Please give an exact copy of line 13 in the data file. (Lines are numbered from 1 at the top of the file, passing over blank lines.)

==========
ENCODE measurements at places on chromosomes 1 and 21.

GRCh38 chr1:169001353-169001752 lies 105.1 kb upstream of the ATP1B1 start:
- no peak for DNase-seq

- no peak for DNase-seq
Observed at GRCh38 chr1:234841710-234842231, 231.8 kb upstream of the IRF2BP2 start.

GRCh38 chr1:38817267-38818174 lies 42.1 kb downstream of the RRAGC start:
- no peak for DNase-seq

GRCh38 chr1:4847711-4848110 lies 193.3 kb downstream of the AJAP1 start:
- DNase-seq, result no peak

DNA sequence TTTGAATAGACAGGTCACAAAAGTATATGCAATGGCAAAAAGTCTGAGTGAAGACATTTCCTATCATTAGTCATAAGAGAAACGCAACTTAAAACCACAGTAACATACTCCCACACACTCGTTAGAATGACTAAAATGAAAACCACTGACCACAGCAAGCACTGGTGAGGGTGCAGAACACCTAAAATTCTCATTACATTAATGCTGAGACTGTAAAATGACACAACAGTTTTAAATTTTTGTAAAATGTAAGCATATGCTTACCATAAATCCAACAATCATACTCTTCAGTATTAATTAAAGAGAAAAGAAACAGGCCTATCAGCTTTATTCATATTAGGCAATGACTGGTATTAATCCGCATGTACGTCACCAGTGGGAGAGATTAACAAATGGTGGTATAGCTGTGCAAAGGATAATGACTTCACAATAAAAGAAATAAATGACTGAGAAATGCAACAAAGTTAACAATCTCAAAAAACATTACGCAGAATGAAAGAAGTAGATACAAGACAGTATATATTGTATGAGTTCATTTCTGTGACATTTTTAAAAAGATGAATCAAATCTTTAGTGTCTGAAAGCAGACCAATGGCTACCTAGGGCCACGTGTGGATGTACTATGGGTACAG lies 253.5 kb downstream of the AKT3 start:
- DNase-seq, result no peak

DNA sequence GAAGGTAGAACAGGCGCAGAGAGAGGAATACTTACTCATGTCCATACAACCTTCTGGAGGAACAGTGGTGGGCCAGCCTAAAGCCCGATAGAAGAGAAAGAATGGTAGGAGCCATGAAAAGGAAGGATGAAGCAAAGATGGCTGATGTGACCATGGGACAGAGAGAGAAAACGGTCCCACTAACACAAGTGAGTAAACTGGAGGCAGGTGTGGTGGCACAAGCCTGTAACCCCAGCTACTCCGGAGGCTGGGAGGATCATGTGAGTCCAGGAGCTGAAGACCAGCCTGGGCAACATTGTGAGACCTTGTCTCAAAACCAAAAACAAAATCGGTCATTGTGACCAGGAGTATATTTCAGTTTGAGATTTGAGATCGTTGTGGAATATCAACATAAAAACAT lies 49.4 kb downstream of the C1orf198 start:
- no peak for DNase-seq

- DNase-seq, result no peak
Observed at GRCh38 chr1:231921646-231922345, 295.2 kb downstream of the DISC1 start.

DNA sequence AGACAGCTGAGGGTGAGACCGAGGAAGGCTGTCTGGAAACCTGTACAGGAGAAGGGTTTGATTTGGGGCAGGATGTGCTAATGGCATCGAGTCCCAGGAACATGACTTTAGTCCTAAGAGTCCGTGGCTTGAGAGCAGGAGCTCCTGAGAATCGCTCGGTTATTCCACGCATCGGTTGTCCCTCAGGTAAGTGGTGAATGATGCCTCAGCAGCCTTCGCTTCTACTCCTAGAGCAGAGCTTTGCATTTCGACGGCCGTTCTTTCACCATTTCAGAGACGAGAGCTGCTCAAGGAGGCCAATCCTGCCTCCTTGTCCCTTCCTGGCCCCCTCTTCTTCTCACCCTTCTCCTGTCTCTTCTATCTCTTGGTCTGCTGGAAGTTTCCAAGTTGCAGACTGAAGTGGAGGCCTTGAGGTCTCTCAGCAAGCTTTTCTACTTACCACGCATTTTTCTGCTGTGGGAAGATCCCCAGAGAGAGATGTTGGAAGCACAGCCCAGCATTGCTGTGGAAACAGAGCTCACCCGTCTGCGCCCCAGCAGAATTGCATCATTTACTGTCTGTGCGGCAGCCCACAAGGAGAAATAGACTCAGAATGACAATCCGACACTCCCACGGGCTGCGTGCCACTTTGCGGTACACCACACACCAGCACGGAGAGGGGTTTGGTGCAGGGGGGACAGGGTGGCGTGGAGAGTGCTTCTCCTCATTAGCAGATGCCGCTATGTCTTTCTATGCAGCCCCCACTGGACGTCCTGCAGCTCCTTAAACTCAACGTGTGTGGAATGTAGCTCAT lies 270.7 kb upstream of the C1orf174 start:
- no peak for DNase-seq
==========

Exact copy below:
- no peak for DNase-seq